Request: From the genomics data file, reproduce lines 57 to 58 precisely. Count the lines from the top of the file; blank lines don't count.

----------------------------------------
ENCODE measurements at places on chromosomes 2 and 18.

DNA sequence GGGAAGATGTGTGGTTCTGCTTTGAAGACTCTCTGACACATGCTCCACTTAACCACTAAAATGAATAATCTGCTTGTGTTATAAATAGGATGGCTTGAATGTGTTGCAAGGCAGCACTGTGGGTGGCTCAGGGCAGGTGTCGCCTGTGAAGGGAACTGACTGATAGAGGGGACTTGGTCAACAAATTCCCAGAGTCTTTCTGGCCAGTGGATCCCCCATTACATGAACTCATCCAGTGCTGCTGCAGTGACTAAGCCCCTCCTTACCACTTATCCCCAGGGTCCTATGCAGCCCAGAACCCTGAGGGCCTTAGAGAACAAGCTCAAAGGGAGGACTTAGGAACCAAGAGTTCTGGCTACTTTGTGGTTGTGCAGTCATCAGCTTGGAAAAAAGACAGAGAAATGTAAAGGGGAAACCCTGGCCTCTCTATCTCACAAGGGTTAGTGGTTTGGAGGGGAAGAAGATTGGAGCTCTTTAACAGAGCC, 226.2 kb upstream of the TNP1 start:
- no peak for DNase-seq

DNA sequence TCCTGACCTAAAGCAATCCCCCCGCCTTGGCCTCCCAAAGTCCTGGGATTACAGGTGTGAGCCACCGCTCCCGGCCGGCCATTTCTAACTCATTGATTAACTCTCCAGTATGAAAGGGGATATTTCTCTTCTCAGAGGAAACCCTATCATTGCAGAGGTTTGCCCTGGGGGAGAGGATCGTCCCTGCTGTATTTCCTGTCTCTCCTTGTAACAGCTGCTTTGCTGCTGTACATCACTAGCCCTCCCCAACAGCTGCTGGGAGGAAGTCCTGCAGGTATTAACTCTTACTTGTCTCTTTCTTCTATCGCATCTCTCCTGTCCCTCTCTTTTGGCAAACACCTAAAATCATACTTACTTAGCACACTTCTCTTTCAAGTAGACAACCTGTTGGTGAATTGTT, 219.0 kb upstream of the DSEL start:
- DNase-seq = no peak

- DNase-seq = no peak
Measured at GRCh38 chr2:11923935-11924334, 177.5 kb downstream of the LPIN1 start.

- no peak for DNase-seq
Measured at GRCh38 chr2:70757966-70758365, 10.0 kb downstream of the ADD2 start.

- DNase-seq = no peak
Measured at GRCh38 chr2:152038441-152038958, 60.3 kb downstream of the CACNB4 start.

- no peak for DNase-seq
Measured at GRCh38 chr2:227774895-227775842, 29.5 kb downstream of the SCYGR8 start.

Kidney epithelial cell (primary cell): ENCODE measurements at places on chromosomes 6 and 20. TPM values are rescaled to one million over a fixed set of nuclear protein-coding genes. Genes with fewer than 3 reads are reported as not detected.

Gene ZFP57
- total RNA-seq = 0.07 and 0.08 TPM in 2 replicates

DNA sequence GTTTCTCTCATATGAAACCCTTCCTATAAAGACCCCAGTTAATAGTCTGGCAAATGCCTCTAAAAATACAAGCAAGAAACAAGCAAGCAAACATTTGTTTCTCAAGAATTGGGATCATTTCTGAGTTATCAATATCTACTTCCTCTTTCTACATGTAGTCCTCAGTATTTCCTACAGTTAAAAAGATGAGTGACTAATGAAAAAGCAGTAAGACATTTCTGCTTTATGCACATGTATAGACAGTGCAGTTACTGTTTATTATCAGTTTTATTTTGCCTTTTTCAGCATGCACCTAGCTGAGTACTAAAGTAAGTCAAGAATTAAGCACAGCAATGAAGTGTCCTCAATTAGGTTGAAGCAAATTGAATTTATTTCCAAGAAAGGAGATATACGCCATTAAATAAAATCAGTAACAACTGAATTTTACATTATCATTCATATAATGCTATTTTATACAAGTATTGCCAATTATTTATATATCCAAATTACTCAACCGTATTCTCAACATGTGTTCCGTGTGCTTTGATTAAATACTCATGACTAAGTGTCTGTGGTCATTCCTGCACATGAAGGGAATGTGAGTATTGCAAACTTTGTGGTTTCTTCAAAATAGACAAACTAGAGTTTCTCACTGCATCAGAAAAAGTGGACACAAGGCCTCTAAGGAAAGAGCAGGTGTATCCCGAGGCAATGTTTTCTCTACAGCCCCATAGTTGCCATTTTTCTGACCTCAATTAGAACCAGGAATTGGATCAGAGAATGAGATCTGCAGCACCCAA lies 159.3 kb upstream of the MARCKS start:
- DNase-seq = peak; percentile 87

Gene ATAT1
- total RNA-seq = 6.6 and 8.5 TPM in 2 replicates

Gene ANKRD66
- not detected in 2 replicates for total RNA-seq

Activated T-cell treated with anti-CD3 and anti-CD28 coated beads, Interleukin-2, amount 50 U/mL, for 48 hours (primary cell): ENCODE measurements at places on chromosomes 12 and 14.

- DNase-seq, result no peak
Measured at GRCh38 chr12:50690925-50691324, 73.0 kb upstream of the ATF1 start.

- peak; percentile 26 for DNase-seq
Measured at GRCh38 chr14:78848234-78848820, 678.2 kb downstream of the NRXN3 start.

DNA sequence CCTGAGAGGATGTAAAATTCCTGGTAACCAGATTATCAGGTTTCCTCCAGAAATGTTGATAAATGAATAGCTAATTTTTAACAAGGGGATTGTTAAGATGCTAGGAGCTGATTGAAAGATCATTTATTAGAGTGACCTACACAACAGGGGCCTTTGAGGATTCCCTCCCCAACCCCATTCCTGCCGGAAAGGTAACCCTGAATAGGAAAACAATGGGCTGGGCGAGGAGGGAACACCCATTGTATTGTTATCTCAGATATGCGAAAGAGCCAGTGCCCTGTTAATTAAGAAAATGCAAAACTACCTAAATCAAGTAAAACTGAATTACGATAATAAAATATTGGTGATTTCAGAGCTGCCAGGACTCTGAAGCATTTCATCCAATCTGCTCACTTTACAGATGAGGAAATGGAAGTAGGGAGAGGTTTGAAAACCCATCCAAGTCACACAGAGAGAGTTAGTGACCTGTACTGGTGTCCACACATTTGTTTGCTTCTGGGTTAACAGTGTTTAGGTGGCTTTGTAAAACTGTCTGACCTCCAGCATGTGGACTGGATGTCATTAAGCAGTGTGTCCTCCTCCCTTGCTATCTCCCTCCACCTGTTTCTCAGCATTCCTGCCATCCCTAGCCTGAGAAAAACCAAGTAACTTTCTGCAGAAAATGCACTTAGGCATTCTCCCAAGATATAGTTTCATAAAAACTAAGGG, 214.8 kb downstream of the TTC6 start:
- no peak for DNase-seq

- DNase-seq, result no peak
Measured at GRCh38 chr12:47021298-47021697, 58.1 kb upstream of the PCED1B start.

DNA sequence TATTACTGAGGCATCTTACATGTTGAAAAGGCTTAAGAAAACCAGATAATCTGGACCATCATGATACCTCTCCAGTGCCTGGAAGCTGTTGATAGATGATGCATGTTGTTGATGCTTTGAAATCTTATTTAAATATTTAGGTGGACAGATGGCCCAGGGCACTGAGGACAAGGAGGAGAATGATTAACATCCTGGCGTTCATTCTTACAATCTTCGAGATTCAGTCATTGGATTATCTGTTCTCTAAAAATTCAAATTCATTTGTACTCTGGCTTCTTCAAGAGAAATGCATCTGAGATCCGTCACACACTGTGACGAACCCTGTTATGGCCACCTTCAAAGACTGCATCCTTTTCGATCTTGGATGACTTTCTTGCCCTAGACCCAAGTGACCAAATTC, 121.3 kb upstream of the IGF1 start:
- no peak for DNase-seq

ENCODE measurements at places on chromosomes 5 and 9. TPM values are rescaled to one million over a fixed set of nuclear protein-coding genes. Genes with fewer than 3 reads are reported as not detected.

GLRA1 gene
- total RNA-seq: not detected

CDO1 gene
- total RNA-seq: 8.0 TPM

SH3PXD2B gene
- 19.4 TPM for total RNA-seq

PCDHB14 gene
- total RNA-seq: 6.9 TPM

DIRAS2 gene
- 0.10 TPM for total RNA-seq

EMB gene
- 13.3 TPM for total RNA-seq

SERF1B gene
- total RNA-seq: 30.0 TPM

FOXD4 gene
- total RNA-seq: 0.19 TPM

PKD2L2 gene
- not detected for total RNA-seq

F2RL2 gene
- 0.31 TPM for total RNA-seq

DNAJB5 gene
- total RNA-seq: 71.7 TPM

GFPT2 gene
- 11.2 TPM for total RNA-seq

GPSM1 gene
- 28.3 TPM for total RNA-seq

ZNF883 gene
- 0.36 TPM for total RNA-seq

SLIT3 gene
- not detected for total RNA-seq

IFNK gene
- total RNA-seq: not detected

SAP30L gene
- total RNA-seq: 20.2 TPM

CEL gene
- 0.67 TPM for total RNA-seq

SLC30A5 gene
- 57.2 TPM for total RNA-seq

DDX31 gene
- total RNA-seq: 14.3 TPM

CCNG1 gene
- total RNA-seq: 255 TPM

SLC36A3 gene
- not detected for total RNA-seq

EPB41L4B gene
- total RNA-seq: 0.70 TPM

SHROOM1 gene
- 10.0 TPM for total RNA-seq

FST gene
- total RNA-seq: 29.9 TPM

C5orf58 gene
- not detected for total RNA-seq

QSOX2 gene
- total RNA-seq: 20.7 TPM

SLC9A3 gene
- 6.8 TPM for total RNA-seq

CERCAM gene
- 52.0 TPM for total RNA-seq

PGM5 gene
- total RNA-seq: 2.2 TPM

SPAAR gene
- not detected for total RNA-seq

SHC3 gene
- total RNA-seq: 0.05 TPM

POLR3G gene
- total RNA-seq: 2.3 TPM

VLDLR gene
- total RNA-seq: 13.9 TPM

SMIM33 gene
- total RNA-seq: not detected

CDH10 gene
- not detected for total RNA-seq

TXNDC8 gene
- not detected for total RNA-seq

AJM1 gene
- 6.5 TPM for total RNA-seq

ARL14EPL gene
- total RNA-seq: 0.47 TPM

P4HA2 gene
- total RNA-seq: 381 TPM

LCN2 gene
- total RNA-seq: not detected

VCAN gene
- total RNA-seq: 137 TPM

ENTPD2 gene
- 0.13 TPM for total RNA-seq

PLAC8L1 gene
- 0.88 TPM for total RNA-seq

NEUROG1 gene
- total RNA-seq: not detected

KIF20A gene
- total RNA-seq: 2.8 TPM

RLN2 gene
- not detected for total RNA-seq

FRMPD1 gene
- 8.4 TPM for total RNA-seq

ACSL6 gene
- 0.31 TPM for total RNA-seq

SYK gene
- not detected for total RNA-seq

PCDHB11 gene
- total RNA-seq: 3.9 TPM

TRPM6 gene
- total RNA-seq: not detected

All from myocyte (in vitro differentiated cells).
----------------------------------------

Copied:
GFPT2 gene
- 11.2 TPM for total RNA-seq